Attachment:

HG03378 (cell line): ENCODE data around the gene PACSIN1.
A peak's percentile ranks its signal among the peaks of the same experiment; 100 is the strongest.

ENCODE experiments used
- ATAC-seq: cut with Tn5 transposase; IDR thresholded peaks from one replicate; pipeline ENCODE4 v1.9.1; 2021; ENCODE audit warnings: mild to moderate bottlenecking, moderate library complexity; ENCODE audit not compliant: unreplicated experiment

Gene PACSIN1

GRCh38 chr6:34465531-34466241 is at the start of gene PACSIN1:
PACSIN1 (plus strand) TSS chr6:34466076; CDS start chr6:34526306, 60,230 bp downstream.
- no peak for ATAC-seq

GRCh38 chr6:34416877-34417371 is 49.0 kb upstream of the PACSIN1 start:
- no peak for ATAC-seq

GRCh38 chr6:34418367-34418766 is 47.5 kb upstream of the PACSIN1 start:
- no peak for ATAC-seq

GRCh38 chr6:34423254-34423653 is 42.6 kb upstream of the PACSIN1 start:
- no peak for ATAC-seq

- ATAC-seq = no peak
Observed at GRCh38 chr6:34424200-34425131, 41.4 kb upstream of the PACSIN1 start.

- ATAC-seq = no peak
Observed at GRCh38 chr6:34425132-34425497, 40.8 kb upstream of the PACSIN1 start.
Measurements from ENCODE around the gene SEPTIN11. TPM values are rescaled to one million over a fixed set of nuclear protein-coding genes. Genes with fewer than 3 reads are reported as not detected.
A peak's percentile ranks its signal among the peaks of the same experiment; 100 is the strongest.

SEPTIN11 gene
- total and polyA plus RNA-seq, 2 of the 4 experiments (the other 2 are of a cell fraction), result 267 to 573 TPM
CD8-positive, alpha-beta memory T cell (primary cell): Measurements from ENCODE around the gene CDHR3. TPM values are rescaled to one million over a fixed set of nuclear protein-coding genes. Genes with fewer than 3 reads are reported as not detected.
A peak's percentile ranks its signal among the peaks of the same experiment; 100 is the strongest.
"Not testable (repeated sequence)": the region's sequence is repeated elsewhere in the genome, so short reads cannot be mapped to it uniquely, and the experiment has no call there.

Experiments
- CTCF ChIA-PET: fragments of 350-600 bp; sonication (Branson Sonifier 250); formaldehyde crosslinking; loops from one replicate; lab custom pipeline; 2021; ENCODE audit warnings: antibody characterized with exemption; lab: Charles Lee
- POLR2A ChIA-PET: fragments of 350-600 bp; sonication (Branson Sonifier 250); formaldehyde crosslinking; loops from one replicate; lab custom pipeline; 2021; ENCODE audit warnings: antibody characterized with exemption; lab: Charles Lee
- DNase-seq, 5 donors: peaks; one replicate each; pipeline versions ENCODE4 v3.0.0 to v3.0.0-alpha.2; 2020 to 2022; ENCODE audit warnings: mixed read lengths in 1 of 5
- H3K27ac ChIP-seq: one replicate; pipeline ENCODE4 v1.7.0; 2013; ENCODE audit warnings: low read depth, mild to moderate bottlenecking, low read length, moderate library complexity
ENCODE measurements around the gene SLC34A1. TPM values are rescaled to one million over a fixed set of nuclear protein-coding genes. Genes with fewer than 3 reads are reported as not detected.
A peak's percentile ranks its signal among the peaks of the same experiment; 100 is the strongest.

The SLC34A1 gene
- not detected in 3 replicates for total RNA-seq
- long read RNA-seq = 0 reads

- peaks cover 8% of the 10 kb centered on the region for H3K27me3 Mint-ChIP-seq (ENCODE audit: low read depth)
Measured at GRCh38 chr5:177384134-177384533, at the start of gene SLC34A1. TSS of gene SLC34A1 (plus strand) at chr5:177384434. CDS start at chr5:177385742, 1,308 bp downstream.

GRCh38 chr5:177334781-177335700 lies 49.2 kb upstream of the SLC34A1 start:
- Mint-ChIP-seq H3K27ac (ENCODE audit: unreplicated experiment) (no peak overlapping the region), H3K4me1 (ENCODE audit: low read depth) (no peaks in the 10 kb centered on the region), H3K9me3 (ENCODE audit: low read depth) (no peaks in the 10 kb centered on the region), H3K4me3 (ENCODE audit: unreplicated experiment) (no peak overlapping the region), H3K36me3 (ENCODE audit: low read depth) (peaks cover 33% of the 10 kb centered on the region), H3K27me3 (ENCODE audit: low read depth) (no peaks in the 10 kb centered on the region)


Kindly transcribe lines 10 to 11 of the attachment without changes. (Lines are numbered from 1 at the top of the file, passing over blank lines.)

- no peak for ATAC-seq

GRCh38 chr6:34418367-34418766 is 47.5 kb upstream of the PACSIN1 start: